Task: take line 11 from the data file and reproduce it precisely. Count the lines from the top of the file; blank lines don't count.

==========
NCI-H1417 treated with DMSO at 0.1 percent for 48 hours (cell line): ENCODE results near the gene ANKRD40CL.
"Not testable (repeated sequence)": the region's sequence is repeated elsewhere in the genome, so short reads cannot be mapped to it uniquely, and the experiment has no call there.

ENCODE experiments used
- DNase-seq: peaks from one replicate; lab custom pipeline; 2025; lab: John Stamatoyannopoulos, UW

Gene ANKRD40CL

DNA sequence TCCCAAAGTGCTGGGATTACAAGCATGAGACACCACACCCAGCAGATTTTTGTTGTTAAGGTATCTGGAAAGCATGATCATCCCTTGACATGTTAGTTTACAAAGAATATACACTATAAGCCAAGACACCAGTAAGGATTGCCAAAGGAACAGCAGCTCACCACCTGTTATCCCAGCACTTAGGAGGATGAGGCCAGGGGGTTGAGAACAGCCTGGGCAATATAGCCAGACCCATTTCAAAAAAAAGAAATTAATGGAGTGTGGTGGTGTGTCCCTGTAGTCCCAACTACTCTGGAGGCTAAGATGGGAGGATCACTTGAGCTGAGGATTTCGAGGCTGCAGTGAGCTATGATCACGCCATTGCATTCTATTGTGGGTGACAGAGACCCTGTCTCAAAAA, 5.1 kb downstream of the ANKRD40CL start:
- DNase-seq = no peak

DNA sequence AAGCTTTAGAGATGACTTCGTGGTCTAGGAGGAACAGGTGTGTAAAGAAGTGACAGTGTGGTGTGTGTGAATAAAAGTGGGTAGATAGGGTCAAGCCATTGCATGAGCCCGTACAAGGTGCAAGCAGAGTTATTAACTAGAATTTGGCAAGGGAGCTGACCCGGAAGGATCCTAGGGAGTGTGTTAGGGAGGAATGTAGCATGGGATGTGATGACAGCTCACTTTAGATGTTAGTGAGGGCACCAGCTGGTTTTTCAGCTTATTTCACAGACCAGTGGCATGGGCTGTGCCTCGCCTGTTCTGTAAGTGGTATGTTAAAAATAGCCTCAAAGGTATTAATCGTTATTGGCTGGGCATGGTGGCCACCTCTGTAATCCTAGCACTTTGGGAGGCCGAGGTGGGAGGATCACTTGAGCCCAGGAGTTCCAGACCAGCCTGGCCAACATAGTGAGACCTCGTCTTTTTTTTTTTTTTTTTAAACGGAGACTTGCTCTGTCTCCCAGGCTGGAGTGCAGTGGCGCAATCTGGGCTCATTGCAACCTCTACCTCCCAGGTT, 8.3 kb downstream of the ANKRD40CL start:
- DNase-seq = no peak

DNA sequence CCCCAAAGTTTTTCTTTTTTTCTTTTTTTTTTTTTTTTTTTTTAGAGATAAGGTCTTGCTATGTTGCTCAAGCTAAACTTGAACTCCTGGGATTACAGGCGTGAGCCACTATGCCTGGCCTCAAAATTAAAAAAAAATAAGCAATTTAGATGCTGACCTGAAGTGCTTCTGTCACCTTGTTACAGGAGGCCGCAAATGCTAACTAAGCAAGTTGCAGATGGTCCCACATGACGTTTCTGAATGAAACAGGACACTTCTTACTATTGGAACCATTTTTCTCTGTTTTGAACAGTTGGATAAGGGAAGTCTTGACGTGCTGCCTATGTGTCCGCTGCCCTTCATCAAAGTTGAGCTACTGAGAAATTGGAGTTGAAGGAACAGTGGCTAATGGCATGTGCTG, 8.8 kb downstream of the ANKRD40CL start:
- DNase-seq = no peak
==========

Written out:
- DNase-seq = no peak